Do you fire-drill your servers and IT systems?

All businesses run fire-drills at our places of work – but do you fire-drill your servers and IT systems? The truth is you’re more likely to suffer a cyber security attack than suffer from a fire? So why don’t businesses regularly run recovery drills?

Downtime is expensive, but just how expensive?

Everyone knows that I.T. downtime can be costly. We recently performed a study using a downtime formula to work out the ‘average’ cost of downtime to a business. Looking at industry averages, and with technology and backup norms, what we found was disturbing:
For a medium-sized business that employs 50 staff and stores their backup data locally, the cost of 8 hours of downtime could be as much as £27,051.

For businesses that store their backup data in the cloud the cost jumps up to £167,719.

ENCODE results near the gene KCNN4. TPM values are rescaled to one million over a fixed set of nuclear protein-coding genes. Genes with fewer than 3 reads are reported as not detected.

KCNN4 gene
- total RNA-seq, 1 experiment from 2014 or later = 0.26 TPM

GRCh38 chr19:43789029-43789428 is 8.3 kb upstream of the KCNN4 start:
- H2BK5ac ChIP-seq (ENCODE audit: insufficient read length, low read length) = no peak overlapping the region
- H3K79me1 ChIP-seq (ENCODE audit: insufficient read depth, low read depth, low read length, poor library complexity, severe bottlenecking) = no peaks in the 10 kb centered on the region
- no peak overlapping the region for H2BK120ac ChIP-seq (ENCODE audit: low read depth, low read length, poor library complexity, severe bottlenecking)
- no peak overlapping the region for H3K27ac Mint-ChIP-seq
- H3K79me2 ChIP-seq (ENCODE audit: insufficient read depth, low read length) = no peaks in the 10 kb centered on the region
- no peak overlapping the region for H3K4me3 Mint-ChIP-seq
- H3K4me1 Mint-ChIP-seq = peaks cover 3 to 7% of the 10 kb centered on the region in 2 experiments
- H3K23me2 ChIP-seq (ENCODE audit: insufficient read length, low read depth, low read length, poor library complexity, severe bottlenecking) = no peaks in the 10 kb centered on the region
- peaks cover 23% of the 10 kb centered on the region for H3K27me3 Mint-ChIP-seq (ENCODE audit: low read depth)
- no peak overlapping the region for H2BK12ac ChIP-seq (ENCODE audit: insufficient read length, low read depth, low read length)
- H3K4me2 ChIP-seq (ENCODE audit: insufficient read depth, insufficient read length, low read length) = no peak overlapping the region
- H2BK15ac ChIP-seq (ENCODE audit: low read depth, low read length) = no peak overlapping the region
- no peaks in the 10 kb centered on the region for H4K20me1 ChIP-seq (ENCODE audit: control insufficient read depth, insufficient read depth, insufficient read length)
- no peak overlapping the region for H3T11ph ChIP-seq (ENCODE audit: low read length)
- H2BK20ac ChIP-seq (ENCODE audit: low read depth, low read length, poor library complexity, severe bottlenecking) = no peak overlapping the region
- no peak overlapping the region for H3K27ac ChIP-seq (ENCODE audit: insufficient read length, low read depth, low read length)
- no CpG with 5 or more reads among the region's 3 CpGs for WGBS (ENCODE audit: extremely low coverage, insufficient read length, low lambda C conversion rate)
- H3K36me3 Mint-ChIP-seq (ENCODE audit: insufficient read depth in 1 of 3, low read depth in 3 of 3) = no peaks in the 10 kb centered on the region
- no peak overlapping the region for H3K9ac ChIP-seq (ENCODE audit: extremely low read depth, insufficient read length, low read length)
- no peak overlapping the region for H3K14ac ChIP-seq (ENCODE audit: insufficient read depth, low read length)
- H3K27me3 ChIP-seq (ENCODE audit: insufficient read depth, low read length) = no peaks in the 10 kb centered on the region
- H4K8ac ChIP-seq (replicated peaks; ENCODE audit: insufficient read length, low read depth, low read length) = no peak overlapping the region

How is it possible that cloud backups can take longer to recover from?

One of the biggest factors is internet speed.

Additionally, if you store your backup data in the cloud (4TB being the average) and you have an internet speed of 100Mbps, it could take over 96 hours to download – and that’s without thinking about the time to rebuild your systems. That’s over 4 days purely to download at 100Mbps full speed.

Recovery and downtime calculator

Having data backup does not protect you from downtime.

Equally, a solid business continuity and disaster recovery (BCDR) solution will ensure your business is always on and resilient to any disaster and downtime scenario. This is achieved technically speaking, in part, by enabling multiple mirrored data copies via multiple data access locations (onsite/offsite/cloud) – and enabling uninterrupted data access if one location or copy is disabled.

Did you know: you are over 30% more likely to be a victim of a ransomware attack now than you were in 2014?

Your chosen BC solution should:

• Provide multiple verified backups points, without failing
• Give you restore options
• Deliver instant virtual machines to keep you working
• Cater for ransomware attacks